Steve McConnell's book Code Complete (yes I know, I need to get the second edition). Its one of these things I do, every few months or so, I go and re-read books in my collection of development practices.
Anyway, very early on, he mentions several things about design and about keeping it in scope. You don't go about building a doghouse the same way you do a skyscraper.
A bigger point comes to mind. We developers treat programming languages and design patterns as tools in the toolbox called our brain. No serious developer only knows one language. We pick the best language and platform for the task at hand. We don't just use one design pattern, we pick the one that best fits the problem. So, why don't we treat our methodologies the same way? What about our development processes?
You don't spend a week planning to build a doghouse. You don't find a doghouse architect. You don't design a doghouse down to the last nail. You sketch it out on a napkin and drive to the hardware store. You finish it in an afternoon. A doghouse doesn't need a big process.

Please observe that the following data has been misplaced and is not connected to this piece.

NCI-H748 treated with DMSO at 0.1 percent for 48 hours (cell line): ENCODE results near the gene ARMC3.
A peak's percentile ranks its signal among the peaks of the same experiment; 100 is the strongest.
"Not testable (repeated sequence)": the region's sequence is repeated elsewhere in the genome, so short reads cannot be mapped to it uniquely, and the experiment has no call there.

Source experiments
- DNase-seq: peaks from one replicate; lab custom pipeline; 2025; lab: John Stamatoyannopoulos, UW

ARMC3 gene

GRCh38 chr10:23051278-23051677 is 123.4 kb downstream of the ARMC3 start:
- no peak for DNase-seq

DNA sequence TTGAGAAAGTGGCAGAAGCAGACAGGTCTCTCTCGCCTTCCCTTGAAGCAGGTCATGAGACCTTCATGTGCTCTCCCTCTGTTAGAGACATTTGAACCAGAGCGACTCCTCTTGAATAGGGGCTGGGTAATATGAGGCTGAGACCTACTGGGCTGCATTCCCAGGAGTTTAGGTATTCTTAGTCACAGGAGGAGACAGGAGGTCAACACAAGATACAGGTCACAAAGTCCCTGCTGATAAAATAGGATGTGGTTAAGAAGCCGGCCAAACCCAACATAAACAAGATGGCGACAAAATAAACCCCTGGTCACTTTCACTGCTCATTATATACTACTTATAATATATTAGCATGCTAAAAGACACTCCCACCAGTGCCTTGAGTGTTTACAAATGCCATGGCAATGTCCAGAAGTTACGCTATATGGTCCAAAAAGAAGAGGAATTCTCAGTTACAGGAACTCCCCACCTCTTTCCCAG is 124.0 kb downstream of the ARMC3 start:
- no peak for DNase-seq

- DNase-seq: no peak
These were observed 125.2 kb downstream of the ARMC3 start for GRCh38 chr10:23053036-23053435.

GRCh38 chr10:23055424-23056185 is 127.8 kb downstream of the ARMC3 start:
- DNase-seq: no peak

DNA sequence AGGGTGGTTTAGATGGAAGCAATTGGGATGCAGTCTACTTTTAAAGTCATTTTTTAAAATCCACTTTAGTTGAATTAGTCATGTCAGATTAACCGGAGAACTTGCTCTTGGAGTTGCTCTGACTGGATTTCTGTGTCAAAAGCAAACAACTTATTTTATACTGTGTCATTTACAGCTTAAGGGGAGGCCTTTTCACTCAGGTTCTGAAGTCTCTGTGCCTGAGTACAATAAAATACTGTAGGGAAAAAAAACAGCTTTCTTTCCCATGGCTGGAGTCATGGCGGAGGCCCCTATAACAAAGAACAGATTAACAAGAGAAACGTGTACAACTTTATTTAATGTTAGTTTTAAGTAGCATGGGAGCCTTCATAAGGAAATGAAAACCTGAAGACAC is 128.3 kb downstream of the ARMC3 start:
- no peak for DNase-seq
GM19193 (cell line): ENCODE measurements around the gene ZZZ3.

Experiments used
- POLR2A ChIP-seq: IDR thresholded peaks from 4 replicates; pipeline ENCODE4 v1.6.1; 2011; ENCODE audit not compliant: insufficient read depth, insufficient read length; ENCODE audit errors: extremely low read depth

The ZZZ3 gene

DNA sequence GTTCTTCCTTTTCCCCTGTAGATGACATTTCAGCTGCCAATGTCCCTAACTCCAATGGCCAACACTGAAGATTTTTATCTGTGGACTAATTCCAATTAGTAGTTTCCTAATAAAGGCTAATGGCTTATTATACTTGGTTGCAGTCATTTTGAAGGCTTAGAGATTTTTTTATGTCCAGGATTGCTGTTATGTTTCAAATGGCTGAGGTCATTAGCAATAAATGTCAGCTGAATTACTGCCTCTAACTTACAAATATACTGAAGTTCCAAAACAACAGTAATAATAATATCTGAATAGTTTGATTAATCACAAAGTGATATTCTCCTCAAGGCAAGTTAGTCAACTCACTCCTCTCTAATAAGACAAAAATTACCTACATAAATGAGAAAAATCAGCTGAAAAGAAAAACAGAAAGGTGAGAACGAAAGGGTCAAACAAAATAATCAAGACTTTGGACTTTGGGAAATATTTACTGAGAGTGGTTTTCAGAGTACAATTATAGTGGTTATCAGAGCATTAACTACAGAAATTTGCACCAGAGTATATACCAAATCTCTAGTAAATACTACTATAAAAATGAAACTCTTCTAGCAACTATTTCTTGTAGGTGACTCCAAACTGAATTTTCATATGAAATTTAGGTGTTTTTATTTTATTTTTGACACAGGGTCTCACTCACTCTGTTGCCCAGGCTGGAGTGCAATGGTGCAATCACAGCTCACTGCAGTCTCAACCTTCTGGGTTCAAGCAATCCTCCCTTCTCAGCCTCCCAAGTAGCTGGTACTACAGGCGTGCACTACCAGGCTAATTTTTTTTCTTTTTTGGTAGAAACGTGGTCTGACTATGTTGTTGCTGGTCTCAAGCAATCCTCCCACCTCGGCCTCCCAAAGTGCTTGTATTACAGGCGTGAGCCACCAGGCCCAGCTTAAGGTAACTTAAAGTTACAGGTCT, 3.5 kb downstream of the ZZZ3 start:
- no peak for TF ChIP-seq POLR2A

In the same mode of thinking, you don't hire contractors to build an office building from a back of the envelope sketch.
So, with XP, RUP, SCRUM, Waterfall, BUFD, etc.... why does everybody say there can only be one process (that should be used on every project)? Why not evaluate the scope of the project, the clarity of the requirements, the schedule, and the customer; then pick the best process for the project.
To my observation this is the downfall of CMMI. CMMI requires that all projects should be built with the same process. Sure there are means to customize the process but, its still the same beast no matter what.
Another good post about giving sanity to development processes:
Software Development Processes
Manuel has written a great response mentioning how some tools just plain belong in other fields of use.